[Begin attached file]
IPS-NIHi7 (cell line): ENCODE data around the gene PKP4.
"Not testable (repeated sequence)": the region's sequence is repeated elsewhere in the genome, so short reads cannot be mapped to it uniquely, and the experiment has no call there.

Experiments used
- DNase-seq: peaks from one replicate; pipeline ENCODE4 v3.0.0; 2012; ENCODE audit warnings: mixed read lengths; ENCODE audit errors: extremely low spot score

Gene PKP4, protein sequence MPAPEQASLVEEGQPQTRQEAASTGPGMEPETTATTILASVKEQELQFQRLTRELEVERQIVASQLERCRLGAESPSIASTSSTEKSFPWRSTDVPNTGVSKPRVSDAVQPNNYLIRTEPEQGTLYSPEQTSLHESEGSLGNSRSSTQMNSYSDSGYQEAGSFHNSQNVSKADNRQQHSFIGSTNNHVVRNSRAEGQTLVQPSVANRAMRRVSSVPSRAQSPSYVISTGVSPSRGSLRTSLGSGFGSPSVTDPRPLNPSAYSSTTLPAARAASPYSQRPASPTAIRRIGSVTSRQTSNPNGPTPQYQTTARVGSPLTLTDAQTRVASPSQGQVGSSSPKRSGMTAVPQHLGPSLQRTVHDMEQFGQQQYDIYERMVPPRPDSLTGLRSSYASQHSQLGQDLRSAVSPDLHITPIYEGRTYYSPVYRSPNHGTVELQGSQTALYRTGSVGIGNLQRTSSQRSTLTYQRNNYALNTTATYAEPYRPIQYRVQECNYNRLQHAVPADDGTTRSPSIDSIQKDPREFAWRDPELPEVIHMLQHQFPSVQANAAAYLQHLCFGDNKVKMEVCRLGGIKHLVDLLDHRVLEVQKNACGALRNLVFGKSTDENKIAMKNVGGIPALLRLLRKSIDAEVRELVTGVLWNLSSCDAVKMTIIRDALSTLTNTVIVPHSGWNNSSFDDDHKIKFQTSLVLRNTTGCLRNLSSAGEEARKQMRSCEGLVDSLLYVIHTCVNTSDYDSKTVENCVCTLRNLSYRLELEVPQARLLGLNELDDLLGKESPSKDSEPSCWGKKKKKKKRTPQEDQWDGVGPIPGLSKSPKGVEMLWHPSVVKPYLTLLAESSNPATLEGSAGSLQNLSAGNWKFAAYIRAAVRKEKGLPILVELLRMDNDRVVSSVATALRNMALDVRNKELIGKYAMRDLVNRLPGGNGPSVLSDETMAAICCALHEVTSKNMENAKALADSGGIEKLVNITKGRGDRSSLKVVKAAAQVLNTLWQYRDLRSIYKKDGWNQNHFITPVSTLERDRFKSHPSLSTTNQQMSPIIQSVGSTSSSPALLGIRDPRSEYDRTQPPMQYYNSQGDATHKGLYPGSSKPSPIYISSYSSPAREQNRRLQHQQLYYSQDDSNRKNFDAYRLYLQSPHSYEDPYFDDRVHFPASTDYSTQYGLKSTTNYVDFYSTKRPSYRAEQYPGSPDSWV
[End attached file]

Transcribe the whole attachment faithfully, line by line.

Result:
IPS-NIHi7 (cell line): ENCODE data around the gene PKP4.
"Not testable (repeated sequence)": the region's sequence is repeated elsewhere in the genome, so short reads cannot be mapped to it uniquely, and the experiment has no call there.

Experiments used
- DNase-seq: peaks from one replicate; pipeline ENCODE4 v3.0.0; 2012; ENCODE audit warnings: mixed read lengths; ENCODE audit errors: extremely low spot score

Gene PKP4, protein sequence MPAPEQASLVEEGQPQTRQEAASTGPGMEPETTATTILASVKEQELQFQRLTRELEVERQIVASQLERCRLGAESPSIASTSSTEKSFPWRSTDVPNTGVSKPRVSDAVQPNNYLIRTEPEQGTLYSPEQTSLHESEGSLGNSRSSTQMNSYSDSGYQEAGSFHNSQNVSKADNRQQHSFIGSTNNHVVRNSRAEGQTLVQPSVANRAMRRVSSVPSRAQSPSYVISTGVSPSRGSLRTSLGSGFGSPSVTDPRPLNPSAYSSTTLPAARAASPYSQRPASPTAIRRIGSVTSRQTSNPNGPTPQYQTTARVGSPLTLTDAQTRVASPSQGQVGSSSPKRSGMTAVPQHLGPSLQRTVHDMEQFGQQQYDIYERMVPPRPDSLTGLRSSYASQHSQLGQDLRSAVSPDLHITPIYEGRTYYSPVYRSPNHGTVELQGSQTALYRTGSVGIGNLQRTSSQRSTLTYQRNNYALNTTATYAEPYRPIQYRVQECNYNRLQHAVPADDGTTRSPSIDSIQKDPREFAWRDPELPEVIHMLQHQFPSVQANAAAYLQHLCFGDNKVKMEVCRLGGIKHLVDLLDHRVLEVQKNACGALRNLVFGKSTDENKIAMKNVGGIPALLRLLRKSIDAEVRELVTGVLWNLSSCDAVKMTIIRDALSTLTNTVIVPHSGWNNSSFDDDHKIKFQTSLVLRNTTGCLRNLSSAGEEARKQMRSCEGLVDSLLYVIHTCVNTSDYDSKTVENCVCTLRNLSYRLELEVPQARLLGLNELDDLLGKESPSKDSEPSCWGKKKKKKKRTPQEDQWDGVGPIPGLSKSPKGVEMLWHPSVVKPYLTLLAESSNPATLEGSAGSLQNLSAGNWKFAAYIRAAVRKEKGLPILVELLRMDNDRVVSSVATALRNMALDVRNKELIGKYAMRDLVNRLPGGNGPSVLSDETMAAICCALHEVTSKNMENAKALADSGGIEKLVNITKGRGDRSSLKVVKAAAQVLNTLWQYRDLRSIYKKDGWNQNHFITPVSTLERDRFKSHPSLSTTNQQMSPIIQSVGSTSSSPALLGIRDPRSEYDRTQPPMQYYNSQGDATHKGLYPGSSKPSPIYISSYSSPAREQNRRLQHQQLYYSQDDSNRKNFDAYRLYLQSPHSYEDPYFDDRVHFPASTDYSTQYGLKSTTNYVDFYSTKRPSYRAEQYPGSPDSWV